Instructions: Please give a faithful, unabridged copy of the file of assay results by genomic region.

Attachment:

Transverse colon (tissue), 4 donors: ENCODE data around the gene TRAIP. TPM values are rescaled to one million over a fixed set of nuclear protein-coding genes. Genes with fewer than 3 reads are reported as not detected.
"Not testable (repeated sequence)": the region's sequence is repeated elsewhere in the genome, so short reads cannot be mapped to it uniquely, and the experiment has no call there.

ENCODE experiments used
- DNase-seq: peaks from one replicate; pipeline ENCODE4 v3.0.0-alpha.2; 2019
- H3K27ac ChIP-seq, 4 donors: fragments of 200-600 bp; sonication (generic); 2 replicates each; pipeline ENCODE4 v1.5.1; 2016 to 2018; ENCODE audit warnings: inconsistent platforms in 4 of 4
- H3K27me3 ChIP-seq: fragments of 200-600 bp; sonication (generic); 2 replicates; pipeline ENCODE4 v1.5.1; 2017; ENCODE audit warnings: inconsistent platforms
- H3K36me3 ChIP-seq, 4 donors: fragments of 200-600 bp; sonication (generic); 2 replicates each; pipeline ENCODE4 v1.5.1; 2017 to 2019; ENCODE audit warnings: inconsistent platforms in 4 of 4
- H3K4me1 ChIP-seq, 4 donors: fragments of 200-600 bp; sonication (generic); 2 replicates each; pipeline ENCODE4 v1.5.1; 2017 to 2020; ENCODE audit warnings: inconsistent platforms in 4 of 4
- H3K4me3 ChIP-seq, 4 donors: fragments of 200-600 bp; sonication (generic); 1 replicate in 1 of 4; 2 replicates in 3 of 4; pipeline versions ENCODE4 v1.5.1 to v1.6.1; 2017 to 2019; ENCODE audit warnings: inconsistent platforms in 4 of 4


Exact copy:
Transverse colon (tissue), 4 donors: ENCODE data around the gene TRAIP. TPM values are rescaled to one million over a fixed set of nuclear protein-coding genes. Genes with fewer than 3 reads are reported as not detected.
"Not testable (repeated sequence)": the region's sequence is repeated elsewhere in the genome, so short reads cannot be mapped to it uniquely, and the experiment has no call there.

ENCODE experiments used
- DNase-seq: peaks from one replicate; pipeline ENCODE4 v3.0.0-alpha.2; 2019
- H3K27ac ChIP-seq, 4 donors: fragments of 200-600 bp; sonication (generic); 2 replicates each; pipeline ENCODE4 v1.5.1; 2016 to 2018; ENCODE audit warnings: inconsistent platforms in 4 of 4
- H3K27me3 ChIP-seq: fragments of 200-600 bp; sonication (generic); 2 replicates; pipeline ENCODE4 v1.5.1; 2017; ENCODE audit warnings: inconsistent platforms
- H3K36me3 ChIP-seq, 4 donors: fragments of 200-600 bp; sonication (generic); 2 replicates each; pipeline ENCODE4 v1.5.1; 2017 to 2019; ENCODE audit warnings: inconsistent platforms in 4 of 4
- H3K4me1 ChIP-seq, 4 donors: fragments of 200-600 bp; sonication (generic); 2 replicates each; pipeline ENCODE4 v1.5.1; 2017 to 2020; ENCODE audit warnings: inconsistent platforms in 4 of 4
- H3K4me3 ChIP-seq, 4 donors: fragments of 200-600 bp; sonication (generic); 1 replicate in 1 of 4; 2 replicates in 3 of 4; pipeline versions ENCODE4 v1.5.1 to v1.6.1; 2017 to 2019; ENCODE audit warnings: inconsistent platforms in 4 of 4